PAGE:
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A Magazine for Sheffield

International Teachers of Pop: Lessons Learnt

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For a band that hasn't even existed a year, International Teachers of Pop are bolting towards success. They're made up of the drummer and co-founders of Sheffield's favourite meta-band, The Moonlandingz: Adrian Flanagan, Dean Honer and Richy Westley. These three are joined by two fabulous frontwomen in Katie Mason and Leonore Wheatley, the latter of The Soundcarriers and Whyte Horses.

Their jam-packed debut year has been elevated by some big performances, their first supporting Jarvis Cocker at Peak Cavern, aka The Devil's Arse, back in April. Their self-titled album will be released this month and is bound to bring them an even wider audience.

I caught up with Leonore over the phone, who had just finished a long day at work and was tucking into a well-deserved after-school beer.

Can you tell me how the band formed?

I went to uni in Sheffield actually, and for some reason me and Adrian became Facebook friends. He was one of those people I always kind of knew but didn't really know. He put a post on there, asking for a vocalist for a new project they were working on and I piped up saying I'd be up for that. I went to sing over a couple of tracks that Adrian had previously written and we had a jam and thought, 'Okay, maybe we're onto something here'. He's such a lovely guy and the tunes that they've been making are just so accessible.

How did the rest of the band come together?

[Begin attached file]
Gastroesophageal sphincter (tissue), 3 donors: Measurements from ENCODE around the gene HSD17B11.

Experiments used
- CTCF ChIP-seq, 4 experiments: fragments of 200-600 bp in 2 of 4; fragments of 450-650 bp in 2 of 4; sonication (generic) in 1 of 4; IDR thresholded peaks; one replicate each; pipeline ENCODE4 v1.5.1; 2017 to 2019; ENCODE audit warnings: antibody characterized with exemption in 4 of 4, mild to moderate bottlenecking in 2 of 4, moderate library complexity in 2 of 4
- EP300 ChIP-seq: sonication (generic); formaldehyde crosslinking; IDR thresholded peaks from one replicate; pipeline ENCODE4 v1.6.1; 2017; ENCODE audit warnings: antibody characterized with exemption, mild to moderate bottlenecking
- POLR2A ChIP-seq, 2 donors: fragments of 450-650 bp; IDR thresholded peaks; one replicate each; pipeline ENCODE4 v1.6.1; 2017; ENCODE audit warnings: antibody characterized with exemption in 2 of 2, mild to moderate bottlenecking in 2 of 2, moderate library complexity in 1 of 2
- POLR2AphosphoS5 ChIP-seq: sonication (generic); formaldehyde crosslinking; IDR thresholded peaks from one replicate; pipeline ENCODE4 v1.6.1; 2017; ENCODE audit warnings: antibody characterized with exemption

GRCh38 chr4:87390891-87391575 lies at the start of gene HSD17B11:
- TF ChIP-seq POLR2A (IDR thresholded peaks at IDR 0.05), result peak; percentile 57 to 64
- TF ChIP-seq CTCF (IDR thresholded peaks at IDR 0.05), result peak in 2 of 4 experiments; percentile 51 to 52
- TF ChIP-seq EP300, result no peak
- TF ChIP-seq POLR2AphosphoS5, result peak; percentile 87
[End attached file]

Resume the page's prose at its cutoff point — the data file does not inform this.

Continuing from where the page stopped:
The main bulk of the tracks for the album were finished in April time and that was just before we got the call about the Jarvis Cocker gig. I was out at the pub at the time when I got the email and I remember doing a little shriek at the bar. It was about a week before the gig and the other girl Charlotte that was standing in for whoever was going to be in the full lineup, I'd only met that day. We had her, then Richy who's the drummer who used to be in Moonlandingz, so that was quite a no-brainer. After a few gigs with Charlotte, my best friend Katie and I were pissing about with the songs, making up dance moves and stuff like that. We just came together really naturally and decided it was working now. It was really good for her to get involved and bring something fresh.

How did the invite to play with Jarvis come about?

I know, for the first gig jammy bastards! Dean worked with Jarvis on the All Seeing I. Remember 'Walk Like A Panther'? Also Richy's wife is a promoter. We feel like we did earn it, but at the same time to get a gig like that you have to know some people. I think we stepped up to it though.

My life has just flashed before my eyes these last six months

Tell us about the band name. I hear you're an actual teacher?

Yeah, hence getting straight in, putting my pyjamas on and cracking open a beer. I'm a music teacher in a secondary school in Manchester. Adrian came up with the band name. Obviously it's not a coincidence, the teacher thing. It just seemed to fit. Richy teaches drums, Dean does the odd bit teaching synth. So yeah, I teach at an all girls school. It's been interesting trying to juggle it with the band.

I was going to ask about the juggle. It seems mad to be doing both.